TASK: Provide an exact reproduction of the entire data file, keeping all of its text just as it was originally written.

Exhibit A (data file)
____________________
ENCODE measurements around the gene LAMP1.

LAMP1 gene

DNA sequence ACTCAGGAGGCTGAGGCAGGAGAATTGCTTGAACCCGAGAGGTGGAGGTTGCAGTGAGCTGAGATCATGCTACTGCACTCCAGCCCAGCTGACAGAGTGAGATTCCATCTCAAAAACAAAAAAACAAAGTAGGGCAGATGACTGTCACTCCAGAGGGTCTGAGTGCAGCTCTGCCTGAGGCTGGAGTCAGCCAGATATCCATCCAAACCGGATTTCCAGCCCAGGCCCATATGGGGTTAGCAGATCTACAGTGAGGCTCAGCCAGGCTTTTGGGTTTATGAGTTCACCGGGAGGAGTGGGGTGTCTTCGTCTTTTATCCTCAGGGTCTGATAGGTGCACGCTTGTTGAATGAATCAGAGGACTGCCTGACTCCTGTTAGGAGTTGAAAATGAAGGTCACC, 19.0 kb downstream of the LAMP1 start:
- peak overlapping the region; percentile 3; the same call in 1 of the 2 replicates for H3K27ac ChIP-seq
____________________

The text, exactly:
ENCODE measurements around the gene LAMP1.

LAMP1 gene

DNA sequence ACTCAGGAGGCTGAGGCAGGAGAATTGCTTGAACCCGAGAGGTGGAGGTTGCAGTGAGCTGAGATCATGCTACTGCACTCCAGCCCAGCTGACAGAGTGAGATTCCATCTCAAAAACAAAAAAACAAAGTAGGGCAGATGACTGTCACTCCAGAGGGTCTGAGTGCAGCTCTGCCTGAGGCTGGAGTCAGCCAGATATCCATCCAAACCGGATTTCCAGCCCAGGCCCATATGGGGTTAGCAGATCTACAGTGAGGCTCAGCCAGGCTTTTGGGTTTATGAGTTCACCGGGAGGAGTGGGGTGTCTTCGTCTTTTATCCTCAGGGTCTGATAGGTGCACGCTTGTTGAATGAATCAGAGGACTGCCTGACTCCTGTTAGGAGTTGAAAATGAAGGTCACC, 19.0 kb downstream of the LAMP1 start:
- peak overlapping the region; percentile 3; the same call in 1 of the 2 replicates for H3K27ac ChIP-seq